by Rev. Peter Friedrichs
Reading #463 in our hymnal begins: “My heart is moved by all I cannot save.” These words have been repeating, over and over in my mind this summer. Amidst all the joys the season brings, it has been impossible to ignore the vast suffering in the world. From Syria and Iraq to the slaughter of hundreds of passengers on a jetliner and the murder of yet another African-American teenage boy, my heart has been broken time and time again since I was last with you in June.
My heart breaks, especially, for the children. For those who, simply by accident of birth, have fallen victim to violence in all its forms. Innocent victims, in the true meaning of the term. I have been especially appalled by how this country of hope and promise has responded to undocumented children, warehousing them in little more than dog kennels pending deportation. Reports are already emerging that some of the children returned to their homelands have been murdered. I am reminded of the words of the Matthew’s Gospel: “That which you do to the least of my brothers, you do unto me.”
Because we cannot personally save the children of war-torn Syria, or the Christian children persecuted by ISIS in Iraq, because we cannot personally take in the children of Central America awaiting deportation, we are called to ensure that the children of our own communities are properly nurtured and loved, that they’re provided with adequate educational opportunities, that they have enough food to eat, that their streets are safe. And we are called to be guides, mentors, and teachers of our children and youth.
I am calling all of us to make this church year “The Year of the Child.” I would like us all to consider ways that we can become more involved in the lives of our children and youth. And by “our,” I mean both the children and youth within the church community and those beyond it.
There are simple, concrete tasks you can do immediately. Sign up to teach or assist in our Religious Education program. Work with our children to make peanut butter sandwiches for the Hunger Task Force. Help to host or feed families staying at the church through the Interfaith Hospitality Network. You could simply make a commitment to attend an occasional Children’s Chapel on Sunday mornings and to show up at our multigenerational worship services. We will be developing other programming during the year that will help encourage interactions and build relationships among children, youth and adults in the congregation. I ask you to consider how you might enrich the lives of the children and youth of the church (as well as your own) this year.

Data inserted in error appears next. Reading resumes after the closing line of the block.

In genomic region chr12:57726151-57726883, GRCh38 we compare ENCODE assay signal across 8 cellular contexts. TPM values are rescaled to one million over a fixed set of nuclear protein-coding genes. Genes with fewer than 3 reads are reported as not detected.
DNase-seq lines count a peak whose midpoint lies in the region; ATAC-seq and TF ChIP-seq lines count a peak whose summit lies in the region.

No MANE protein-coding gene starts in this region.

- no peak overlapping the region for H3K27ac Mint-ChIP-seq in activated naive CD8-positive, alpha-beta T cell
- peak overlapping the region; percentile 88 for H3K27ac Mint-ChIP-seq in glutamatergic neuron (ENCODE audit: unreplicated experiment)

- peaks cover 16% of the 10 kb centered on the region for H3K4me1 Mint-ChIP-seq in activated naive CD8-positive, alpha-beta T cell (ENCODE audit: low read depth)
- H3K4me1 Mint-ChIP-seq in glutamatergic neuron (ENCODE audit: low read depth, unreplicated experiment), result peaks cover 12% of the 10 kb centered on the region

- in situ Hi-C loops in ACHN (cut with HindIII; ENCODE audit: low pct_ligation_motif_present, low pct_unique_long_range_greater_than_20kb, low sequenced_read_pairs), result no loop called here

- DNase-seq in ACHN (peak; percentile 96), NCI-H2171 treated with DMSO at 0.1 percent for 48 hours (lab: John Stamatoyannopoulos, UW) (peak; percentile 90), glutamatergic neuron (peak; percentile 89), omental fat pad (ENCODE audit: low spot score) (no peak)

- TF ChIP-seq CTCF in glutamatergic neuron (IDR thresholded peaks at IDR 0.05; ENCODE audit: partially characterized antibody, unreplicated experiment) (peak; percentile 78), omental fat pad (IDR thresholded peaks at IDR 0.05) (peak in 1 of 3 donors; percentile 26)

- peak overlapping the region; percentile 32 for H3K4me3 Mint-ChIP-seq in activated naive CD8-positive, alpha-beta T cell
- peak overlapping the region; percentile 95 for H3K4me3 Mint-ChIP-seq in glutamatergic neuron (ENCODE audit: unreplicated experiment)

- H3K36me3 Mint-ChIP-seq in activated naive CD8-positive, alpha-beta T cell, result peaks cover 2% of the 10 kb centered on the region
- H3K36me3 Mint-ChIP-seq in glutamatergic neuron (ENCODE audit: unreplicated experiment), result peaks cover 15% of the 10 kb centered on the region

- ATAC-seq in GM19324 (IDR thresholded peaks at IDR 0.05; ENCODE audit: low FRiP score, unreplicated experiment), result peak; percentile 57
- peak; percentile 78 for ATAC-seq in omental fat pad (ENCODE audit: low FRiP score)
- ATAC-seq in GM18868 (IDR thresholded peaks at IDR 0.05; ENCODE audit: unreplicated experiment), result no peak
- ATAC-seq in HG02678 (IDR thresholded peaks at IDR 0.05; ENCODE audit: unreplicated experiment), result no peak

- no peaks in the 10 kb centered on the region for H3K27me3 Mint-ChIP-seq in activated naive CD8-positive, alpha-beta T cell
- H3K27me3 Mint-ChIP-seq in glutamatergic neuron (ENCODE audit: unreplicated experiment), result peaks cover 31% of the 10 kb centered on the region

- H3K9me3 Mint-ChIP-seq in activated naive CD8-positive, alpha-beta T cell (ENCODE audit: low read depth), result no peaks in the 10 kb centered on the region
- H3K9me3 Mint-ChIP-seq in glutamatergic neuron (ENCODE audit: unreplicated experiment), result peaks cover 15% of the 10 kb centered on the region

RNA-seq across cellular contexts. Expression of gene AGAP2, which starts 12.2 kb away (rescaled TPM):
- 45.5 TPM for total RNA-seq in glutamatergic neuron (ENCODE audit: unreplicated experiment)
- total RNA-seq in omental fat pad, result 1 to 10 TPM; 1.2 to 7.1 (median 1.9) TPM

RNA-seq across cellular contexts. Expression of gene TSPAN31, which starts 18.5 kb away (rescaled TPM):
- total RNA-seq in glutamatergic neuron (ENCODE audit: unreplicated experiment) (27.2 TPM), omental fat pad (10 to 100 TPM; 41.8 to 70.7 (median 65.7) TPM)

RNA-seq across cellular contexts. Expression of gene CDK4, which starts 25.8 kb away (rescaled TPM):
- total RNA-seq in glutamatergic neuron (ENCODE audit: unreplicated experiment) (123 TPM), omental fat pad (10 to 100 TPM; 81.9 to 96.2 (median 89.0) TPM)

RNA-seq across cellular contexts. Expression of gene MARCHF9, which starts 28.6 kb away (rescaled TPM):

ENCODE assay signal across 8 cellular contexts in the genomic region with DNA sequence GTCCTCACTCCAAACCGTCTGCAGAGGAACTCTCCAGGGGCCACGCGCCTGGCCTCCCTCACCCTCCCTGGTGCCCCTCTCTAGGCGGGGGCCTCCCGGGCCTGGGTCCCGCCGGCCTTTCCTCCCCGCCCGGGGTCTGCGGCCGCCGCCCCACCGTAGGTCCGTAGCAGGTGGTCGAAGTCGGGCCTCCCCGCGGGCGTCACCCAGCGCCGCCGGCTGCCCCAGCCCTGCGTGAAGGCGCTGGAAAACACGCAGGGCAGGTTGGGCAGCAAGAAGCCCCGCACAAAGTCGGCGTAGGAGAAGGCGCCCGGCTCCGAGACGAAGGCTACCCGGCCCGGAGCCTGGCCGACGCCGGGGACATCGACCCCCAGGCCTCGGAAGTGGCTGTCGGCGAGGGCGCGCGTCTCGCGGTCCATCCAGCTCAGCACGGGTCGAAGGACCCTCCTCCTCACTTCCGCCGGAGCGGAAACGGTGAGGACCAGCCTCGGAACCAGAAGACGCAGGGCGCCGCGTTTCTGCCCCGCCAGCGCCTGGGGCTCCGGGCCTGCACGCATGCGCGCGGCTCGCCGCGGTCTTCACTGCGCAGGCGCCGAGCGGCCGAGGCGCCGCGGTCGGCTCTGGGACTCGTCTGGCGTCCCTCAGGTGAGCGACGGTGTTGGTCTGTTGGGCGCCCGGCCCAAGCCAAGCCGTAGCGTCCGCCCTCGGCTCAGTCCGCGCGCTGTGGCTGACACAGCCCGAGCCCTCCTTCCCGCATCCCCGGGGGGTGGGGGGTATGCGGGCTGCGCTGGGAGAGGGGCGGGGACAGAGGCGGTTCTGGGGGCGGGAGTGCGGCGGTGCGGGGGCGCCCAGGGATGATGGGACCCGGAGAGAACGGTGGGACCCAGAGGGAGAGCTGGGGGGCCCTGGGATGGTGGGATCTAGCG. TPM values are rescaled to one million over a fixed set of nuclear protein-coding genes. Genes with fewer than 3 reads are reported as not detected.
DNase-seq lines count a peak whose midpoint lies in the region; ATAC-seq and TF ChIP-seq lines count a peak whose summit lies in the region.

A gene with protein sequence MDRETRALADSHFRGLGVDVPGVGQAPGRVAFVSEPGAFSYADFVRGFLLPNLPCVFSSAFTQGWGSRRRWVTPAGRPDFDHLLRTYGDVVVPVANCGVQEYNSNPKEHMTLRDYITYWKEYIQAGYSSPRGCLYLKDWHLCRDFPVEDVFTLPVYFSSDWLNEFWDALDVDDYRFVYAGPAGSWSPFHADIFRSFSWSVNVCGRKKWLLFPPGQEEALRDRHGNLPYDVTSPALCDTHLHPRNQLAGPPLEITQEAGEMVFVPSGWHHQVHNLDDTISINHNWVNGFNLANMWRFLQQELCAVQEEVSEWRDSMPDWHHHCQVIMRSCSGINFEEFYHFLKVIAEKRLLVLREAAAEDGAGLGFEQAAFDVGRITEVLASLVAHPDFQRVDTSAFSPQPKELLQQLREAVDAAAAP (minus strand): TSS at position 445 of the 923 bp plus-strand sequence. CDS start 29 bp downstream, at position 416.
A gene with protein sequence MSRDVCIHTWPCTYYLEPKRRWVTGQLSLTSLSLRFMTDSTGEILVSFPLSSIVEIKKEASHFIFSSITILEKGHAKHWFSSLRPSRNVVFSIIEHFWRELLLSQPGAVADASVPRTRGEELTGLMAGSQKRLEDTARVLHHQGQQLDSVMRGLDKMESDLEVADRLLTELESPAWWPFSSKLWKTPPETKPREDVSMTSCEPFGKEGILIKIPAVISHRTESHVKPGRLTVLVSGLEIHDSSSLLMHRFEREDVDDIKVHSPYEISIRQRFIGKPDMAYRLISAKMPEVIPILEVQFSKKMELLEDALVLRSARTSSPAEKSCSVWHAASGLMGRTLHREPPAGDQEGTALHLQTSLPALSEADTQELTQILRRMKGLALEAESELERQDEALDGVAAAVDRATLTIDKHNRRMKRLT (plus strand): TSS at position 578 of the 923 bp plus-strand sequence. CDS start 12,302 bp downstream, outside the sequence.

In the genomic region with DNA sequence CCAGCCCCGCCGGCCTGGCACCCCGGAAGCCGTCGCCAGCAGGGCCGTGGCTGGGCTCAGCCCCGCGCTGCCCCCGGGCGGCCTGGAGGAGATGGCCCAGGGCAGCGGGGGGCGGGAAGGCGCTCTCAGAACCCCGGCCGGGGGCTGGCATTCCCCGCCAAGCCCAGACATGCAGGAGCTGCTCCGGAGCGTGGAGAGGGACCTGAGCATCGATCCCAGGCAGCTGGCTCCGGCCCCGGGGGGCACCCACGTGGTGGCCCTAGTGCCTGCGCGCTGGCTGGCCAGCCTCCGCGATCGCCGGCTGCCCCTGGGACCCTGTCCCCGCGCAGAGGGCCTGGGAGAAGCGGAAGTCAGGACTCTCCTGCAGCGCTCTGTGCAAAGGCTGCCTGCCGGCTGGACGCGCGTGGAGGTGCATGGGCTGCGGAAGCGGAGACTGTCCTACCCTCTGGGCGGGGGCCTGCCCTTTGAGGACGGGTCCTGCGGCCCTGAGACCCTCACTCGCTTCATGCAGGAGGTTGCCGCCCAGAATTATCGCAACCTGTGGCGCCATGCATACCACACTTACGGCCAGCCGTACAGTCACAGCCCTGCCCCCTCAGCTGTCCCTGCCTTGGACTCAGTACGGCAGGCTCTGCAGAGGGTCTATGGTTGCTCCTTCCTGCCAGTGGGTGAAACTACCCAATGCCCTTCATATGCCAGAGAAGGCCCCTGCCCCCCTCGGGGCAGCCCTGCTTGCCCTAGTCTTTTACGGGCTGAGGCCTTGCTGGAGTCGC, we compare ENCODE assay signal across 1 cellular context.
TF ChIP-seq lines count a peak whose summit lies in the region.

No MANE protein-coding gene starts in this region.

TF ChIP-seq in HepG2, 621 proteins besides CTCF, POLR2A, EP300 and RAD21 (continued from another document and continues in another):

Beyond our own church community, we are exploring how we might deepen our relationship with the children living in Chester. Our support of high school students through the NAACP Scholarship program is meaningful and important, but I’m sure we can do more. With certain limited exceptions, our Justice Ministry Team has already committed significant “Share the Plate” proceeds this year to the programs of Chester Eastside (formerly “Chester Eastside Ministries”), which provides valuable support to the children of Chester. You might consider volunteering as an after-school tutor or a GED instructor through Chester Eastside or supporting their food and clothing ministries. Big Brothers Big Sisters of Southeastern PA also has opportunities for us to serve as mentors and friends to local children and youth.
It’s a cliché to say that “children are our future,” but like many clichés it’s also true. As a community of compassion and hope, where can we better apply our energies and our commitment than to our youngest and most vulnerable?
“My heart is moved by all I cannot save: so much has been destroyed I have to cast my lot with those who age after age, perversely, with no extraordinary power, reconstitute the world.” -Adrienne Rich
As we begin another church year together, let us work to reconstitute our little part of the world.
From September 2014 Focus
(Photo by Bryan Boosz)